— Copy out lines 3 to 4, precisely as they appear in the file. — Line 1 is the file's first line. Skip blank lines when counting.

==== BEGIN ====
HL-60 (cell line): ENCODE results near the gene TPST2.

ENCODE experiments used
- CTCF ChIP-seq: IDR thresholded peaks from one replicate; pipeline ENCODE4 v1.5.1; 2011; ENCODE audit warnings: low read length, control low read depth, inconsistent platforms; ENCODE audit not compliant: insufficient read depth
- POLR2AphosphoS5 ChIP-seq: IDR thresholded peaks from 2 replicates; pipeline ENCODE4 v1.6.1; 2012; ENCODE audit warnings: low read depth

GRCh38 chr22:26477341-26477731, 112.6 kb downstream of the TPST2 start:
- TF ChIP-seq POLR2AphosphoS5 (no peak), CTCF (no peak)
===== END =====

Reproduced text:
- CTCF ChIP-seq: IDR thresholded peaks from one replicate; pipeline ENCODE4 v1.5.1; 2011; ENCODE audit warnings: low read length, control low read depth, inconsistent platforms; ENCODE audit not compliant: insufficient read depth
- POLR2AphosphoS5 ChIP-seq: IDR thresholded peaks from 2 replicates; pipeline ENCODE4 v1.6.1; 2012; ENCODE audit warnings: low read depth